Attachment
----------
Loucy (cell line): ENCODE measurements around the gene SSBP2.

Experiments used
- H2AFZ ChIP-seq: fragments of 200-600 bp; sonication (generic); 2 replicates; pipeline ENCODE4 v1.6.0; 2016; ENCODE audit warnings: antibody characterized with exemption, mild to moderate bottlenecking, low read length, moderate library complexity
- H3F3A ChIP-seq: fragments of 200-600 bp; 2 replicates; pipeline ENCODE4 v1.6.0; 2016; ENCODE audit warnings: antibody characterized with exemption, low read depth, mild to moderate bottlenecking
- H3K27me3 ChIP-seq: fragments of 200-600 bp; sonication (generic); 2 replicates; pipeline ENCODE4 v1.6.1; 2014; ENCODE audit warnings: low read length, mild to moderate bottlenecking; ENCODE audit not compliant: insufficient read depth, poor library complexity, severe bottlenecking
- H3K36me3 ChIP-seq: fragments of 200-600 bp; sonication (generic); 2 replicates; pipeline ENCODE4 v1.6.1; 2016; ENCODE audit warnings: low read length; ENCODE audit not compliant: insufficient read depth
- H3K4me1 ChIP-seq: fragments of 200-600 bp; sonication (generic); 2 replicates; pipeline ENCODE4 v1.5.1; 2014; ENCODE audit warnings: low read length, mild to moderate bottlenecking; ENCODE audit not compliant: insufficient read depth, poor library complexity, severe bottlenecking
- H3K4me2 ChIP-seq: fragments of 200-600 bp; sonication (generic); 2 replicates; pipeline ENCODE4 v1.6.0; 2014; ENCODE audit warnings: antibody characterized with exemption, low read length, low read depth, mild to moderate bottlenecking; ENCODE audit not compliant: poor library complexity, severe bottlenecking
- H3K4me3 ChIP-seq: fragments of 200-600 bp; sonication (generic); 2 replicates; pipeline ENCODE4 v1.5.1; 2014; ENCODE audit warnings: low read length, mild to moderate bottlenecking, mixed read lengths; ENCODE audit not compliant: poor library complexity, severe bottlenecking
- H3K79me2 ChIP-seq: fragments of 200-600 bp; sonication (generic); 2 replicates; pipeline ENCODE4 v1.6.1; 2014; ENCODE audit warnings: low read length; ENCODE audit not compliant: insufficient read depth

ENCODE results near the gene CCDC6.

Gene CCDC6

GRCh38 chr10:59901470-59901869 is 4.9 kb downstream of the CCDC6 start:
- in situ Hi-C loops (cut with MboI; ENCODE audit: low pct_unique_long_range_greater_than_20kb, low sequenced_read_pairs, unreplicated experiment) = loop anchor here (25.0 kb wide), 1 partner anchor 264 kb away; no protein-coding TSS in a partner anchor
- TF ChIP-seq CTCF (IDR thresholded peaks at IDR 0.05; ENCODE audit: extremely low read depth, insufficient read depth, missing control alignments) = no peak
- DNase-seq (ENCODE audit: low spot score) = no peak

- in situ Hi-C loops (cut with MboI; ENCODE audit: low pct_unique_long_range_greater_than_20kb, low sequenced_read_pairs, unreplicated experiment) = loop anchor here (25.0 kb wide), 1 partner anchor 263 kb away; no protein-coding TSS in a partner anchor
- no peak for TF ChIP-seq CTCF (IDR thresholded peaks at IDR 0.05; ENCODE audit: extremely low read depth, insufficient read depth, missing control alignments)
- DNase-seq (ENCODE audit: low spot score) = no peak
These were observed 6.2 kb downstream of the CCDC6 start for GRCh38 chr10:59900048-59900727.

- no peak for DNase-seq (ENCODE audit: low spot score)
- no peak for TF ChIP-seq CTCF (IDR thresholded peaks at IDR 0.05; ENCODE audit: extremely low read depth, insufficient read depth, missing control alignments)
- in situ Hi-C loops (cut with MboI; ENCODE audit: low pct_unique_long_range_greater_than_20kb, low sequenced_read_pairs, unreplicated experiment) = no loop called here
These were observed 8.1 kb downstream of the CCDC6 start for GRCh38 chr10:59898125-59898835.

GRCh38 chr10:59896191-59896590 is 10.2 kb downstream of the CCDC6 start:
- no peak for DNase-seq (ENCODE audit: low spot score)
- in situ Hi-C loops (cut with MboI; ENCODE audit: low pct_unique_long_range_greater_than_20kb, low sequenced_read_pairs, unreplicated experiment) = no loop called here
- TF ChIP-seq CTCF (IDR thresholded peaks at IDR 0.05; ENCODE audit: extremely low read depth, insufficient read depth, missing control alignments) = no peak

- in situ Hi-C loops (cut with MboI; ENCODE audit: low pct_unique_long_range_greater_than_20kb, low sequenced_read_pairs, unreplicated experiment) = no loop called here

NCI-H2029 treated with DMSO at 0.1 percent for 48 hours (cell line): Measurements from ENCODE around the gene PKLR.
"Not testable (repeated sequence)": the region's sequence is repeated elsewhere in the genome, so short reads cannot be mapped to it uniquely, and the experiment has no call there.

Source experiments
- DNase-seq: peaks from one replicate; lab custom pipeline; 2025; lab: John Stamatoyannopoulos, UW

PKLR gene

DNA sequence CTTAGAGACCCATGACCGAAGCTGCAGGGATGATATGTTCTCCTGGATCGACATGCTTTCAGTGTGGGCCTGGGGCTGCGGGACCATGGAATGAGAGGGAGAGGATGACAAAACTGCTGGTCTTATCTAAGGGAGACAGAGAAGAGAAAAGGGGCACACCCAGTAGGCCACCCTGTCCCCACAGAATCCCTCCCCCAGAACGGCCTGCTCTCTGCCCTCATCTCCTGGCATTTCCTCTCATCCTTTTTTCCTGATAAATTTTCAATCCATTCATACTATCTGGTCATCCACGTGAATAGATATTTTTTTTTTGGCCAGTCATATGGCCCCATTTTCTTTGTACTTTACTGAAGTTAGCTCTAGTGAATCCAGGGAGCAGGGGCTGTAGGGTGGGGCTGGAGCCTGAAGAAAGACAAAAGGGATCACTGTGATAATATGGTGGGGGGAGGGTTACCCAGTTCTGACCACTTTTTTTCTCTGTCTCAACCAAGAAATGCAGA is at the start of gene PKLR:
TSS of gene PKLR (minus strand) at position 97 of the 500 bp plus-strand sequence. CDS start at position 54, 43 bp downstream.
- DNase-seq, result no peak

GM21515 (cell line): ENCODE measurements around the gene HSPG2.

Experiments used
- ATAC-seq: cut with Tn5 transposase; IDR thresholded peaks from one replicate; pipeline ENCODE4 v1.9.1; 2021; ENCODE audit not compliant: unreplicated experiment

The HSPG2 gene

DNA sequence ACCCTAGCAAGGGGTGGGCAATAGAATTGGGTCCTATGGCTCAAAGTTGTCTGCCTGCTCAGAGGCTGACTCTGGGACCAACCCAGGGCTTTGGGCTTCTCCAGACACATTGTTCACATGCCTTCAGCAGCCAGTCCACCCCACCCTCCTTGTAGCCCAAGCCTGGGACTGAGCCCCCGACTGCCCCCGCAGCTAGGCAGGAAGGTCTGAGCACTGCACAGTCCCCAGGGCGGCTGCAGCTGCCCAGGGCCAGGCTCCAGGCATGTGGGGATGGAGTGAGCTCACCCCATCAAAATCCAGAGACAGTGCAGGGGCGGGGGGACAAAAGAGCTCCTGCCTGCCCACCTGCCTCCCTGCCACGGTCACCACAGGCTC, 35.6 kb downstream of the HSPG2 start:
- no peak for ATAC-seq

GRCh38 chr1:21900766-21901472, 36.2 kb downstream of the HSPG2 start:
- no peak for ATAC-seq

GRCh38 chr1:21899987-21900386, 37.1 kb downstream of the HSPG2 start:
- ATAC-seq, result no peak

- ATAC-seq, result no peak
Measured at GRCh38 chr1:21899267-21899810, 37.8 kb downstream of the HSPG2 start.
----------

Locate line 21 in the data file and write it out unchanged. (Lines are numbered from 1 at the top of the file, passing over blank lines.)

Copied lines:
- no peak for DNase-seq (ENCODE audit: low spot score)